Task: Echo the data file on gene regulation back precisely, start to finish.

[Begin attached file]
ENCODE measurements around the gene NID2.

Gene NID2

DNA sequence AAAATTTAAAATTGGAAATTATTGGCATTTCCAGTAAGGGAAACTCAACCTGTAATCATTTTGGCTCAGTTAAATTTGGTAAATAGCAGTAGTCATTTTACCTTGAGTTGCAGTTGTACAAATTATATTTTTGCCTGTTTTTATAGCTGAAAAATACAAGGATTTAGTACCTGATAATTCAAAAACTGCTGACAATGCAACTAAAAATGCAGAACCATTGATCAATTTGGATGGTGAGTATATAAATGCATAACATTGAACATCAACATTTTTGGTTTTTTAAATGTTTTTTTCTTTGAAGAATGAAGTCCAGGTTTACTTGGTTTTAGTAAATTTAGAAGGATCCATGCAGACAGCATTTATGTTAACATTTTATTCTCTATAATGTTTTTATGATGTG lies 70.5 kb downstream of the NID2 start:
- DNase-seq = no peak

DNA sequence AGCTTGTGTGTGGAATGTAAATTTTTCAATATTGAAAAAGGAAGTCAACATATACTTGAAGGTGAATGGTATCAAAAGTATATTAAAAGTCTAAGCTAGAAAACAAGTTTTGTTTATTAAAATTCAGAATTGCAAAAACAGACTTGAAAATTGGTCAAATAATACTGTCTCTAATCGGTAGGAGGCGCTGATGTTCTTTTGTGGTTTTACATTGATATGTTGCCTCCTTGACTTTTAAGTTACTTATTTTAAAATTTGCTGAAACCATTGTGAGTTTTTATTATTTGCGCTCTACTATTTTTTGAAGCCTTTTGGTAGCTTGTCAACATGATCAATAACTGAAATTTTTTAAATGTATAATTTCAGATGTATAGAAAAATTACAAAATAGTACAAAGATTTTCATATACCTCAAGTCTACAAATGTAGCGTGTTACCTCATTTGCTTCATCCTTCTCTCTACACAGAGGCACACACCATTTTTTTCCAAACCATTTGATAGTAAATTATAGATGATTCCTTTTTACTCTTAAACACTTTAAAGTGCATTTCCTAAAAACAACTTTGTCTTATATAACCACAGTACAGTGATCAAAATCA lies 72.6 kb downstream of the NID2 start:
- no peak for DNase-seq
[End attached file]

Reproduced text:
ENCODE measurements around the gene NID2.

Gene NID2

DNA sequence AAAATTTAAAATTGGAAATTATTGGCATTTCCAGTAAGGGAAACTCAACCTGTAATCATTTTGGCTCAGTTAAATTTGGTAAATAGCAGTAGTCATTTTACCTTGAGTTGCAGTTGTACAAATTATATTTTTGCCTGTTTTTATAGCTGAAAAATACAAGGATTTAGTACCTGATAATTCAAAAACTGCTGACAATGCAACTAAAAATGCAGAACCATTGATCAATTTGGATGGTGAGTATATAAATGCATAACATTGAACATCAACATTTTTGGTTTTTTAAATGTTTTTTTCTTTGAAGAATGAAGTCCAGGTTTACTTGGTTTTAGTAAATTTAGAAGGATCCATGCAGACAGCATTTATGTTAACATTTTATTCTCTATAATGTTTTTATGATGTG lies 70.5 kb downstream of the NID2 start:
- DNase-seq = no peak

DNA sequence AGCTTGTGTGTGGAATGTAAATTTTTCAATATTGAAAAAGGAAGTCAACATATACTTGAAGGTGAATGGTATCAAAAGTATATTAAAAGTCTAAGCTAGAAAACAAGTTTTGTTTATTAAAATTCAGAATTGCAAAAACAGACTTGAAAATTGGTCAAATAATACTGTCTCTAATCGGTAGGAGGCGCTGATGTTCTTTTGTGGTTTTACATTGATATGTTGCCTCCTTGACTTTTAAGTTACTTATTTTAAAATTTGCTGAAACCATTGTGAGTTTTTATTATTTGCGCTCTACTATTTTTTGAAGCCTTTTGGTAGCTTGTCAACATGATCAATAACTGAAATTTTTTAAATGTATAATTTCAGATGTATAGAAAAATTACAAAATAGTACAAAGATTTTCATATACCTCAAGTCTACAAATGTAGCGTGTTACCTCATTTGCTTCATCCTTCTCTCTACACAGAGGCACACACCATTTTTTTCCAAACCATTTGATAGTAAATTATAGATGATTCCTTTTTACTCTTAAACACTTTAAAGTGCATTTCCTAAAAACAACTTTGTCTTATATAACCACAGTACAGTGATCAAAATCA lies 72.6 kb downstream of the NID2 start:
- no peak for DNase-seq